Note: In May of 2021, Jean-Pierre Bellemare was found guilty of another crime committed in 2018, and is currently in prison.
It’s not easy to find work nowadays. Even if you’re resolute and packed with degrees and diplomas, an honest citizen with no criminal record can find it difficult.
So imagine what it’s like for an ex-con.
Jean-Pierre Bellemare | File Society
You need to sell yourself. Sometimes, it can be demeaning to try to convince someone to hire you for a job that a badly trained chimpanzee could perform. The whole process can be true agony. Of course, it’s always easier if you know someone who knows someone. Then, you don’t need to grovel door-to-door. Then you can even look down your nose at some poor slob without connections who needs to use every trick in the book to find the same job you got because you used to play hockey with someone’s cousin. If it turns your crank to be that snobbish, why not?
If you’ll accept any kind of job at any salary, than some placement agencies can and will find you a position, pronto. This is no bargain. A hooker at the end of her rope will do anything to scare up the scratch to buy her non-prescription pharmaceuticals, unlike those whose health plan pays for their Prozac, Valium, or cheap Chardonnay.
Some employment agencies will look the other way when faced with a dodgy past or nebulous credentials, because they want the business. In other words, they’ll take advantage of the vulnerable. Those least likely to actually land a job are the perfect stooges for these agencies. The desperate will always pay any price if there is any chance of joining the ranks of the gainfully employed.
Some agencies corner the segment of the employment market requiring temporary fill-ins, broom pushers, dishwashers and the like. These agencies offer their service directly to employers – meaning if you want one of those jobs you won’t find it listed in the help wanted section of any newspaper or website. You have to go through the agency, and pay the piper.
Now why do we taxpayers fund grossly expensive employment centres when they don’t do their job? They’re often staffed by uneducated know-nothings with extensive psychiatric and/or criminal records. These folks end up giving away a significant portion of their salaries to organizations in direct competition with the Red Cross. In my humble opinion, these agencies leech off the most defenceless of job seekers – women, illiterates, etc. – with no obvious moral justification.
We find similar business models operating in the world of government subsidies, where a handful of unscrupulous operators seem to always be first in line for small business start-up grants. Far too often, the same well-connected private-sector types get advance notice on the criteria for such grants. Access is privileged. And guess who wins these subsidies in the end? Now how does that happen? There is no perfect world. No one seems to be working too hard to make the system any cleaner than it is. It’s weird how so many companies that don’t need subsidies end up landing them.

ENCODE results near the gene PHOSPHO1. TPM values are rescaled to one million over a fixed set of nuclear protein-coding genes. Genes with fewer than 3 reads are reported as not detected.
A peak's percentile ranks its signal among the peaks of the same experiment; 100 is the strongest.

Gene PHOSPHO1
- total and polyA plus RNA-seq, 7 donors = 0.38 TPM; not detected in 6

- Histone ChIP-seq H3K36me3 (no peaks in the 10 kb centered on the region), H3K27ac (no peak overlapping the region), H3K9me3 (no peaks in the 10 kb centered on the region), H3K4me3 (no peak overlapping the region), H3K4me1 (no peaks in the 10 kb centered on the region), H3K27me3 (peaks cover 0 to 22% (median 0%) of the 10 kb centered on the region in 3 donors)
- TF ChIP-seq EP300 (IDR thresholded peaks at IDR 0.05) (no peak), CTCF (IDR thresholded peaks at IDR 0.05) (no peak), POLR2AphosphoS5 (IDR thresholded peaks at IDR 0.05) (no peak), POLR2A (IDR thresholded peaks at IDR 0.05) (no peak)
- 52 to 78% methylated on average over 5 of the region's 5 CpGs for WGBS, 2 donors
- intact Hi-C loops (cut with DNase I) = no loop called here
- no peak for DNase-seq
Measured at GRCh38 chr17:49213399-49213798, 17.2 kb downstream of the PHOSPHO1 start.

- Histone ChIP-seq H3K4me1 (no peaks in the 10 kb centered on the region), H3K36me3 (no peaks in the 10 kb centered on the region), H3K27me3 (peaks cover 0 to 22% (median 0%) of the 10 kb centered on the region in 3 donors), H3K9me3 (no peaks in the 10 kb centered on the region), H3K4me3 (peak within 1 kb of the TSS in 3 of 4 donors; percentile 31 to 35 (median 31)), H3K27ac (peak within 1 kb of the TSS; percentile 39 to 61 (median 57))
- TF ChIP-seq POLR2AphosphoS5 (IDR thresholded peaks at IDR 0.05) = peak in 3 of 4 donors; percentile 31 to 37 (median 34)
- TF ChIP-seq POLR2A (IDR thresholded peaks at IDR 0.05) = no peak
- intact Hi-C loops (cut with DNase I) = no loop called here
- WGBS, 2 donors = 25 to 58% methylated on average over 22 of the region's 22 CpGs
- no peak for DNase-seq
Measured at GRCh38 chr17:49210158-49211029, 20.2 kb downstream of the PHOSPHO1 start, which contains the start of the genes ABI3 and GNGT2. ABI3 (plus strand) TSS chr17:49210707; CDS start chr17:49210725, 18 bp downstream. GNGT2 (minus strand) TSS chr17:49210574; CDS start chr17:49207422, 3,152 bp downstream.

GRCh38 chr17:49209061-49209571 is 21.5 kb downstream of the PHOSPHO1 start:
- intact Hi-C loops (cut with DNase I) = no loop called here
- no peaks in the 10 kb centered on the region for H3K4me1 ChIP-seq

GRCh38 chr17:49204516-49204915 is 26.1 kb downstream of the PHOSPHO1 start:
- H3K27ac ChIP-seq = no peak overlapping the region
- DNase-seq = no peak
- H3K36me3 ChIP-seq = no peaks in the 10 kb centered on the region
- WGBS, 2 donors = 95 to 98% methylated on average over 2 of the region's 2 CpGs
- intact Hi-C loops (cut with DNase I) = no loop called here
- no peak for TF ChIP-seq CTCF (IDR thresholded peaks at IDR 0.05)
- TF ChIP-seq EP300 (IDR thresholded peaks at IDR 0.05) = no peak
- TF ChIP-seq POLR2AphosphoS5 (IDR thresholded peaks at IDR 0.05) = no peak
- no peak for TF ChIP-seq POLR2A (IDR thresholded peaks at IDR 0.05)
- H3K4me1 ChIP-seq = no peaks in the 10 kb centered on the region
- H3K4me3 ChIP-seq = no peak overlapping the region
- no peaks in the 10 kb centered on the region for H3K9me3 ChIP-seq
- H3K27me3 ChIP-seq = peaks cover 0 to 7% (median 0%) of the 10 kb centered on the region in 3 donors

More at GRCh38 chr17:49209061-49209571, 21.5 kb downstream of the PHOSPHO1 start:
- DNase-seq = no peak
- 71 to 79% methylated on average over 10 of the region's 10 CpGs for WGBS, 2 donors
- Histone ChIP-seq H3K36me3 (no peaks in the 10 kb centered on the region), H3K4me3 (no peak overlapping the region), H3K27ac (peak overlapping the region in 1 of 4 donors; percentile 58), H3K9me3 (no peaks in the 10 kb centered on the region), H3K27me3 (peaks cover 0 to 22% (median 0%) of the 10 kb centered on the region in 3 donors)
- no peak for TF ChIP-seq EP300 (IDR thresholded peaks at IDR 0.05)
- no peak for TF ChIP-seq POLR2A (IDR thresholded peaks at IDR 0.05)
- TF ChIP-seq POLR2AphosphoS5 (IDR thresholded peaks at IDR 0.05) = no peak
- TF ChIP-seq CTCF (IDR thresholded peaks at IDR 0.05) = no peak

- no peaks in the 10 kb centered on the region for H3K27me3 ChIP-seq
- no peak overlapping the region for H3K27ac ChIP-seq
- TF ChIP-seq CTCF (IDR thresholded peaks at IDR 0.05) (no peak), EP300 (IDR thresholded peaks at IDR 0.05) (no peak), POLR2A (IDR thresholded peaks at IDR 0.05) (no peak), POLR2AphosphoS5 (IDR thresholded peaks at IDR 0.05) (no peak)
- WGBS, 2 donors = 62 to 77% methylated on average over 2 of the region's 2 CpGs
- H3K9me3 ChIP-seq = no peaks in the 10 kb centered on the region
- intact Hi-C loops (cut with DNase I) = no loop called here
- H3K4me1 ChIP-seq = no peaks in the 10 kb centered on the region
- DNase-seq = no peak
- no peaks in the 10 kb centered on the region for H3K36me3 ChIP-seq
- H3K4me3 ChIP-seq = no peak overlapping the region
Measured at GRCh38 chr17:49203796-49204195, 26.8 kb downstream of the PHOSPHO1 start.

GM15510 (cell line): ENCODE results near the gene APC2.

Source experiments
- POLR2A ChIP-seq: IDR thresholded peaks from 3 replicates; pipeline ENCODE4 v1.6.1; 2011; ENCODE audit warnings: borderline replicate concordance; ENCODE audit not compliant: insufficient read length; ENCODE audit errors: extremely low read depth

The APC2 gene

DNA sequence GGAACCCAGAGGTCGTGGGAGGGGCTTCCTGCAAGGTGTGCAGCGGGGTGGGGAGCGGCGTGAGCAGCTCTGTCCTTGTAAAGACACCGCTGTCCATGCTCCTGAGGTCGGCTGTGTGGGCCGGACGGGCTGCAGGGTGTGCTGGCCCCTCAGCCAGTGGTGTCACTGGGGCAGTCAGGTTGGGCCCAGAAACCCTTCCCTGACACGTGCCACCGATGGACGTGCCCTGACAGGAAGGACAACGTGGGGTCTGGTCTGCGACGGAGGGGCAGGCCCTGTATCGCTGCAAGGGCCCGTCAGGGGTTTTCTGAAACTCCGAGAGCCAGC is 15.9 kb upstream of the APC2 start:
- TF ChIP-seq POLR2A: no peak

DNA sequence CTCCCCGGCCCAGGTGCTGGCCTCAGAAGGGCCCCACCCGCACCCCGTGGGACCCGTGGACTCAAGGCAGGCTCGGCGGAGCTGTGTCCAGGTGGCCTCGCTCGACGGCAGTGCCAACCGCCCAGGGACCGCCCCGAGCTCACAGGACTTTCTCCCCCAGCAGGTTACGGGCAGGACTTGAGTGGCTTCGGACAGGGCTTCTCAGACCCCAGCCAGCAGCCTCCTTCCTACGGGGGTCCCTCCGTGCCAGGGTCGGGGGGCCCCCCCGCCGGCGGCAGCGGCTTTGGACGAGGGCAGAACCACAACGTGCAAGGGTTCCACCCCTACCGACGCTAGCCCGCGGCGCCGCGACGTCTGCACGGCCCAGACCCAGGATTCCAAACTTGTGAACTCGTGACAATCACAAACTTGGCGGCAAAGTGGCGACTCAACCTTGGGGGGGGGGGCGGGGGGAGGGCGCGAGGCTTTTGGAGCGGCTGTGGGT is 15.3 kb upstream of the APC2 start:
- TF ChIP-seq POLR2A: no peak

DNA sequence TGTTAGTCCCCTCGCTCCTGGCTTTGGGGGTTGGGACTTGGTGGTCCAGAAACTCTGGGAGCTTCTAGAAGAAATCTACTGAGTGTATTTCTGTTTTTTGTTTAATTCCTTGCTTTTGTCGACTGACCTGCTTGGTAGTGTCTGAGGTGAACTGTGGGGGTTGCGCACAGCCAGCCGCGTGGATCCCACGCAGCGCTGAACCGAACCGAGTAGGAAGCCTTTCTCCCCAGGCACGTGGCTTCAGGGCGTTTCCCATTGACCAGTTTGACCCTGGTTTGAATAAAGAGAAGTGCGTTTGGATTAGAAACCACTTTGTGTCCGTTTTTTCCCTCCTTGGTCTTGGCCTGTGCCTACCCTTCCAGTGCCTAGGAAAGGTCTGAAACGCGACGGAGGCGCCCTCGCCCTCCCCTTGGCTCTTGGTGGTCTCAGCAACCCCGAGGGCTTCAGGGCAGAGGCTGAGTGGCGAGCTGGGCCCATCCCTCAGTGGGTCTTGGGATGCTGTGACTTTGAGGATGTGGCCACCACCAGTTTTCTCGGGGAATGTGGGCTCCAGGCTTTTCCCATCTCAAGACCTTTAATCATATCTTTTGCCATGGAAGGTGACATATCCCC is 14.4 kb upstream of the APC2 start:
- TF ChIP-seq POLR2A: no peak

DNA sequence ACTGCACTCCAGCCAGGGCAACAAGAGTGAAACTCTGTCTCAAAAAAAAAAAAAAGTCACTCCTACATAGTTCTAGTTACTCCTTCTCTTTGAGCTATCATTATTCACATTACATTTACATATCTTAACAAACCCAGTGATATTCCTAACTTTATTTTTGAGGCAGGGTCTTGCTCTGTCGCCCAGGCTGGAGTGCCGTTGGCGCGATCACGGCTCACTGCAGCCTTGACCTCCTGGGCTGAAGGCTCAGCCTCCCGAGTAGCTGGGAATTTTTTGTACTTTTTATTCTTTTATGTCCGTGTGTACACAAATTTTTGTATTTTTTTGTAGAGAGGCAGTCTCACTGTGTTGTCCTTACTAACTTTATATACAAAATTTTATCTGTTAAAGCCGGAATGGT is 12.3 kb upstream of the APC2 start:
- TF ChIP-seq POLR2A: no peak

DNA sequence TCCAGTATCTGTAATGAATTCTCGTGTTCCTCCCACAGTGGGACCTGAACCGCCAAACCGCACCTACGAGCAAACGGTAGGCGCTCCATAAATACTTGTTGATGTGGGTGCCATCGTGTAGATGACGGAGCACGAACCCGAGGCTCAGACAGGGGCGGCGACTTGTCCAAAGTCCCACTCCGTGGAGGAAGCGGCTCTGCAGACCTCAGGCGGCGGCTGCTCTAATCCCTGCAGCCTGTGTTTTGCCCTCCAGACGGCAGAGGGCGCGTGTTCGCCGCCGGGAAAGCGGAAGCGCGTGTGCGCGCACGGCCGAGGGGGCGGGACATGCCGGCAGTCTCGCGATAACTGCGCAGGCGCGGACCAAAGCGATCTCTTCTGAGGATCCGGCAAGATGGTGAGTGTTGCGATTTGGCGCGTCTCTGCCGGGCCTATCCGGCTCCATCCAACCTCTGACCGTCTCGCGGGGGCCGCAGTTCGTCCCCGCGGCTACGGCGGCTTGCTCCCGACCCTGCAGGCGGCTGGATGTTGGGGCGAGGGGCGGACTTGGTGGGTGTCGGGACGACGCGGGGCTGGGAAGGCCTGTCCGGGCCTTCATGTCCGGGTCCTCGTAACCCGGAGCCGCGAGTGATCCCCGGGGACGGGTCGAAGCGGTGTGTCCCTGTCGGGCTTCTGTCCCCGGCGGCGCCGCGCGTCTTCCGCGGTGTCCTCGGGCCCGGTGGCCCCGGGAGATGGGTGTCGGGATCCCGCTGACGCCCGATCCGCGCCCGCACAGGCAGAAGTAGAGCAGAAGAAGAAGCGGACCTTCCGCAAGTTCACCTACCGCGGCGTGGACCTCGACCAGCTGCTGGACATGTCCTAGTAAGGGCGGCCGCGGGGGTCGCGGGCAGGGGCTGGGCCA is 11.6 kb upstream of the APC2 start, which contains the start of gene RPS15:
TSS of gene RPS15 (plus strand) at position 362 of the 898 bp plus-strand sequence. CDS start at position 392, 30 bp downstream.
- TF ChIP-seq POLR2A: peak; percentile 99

What Price Employment?
Having re-entered civil society three years ago, I am continually shocked by the economic unfairness I see around me each and every day. I have sacrificed my health working at backbreaking jobs because they were the only ones offered by job placement agencies. I had no choice but to take them. Happily, my situation has stabilized somewhat of late. The last two years have been kinder to me.
Recently, I had to re-enter the job market.
This time around, I was much more careful in my employment search efforts. I avoided placement agencies like the bubonic plague. It’s tough enough for John and Jane Doe to find work. Imagine how hard it is for an ex-con. For a large portion of the population, you’ll always be an ex-con no matter what else you accomplish in life. Most former prisoners will never again land a real, fulfilling job.
If people tell you ex-cons amount to nothing in this world because they’re all shiftless, dishonest and lazy – well, not true. As the modern economy becomes ever more hypercompetitive, the definition of what makes for a good employee has narrowed. Employment criteria are stricter than ever. Read the qualifications asked of an applicant, and you’d not be wrong in thinking that such a perfect person doesn’t exist on the planet. In the end, it all eats away at your self-esteem. You ask yourself if your qualifications will ever be sufficient. Can I ever be well educated enough, good enough, competent enough to work anywhere worthwhile? I ask myself if I’ll ever measure up. And it’s not just ex-cons that are going through a similar crisis of conscience these days.
It is fair to ask: in our modern age, can anyone ever expect to be fulfilled in their working lives?
Jean-Pierre Bellemare, an ex-con, has received two major Quebec journalism awards for his magazine writing in Reflet de société. He lives in Hochelaga-Maisonneuve.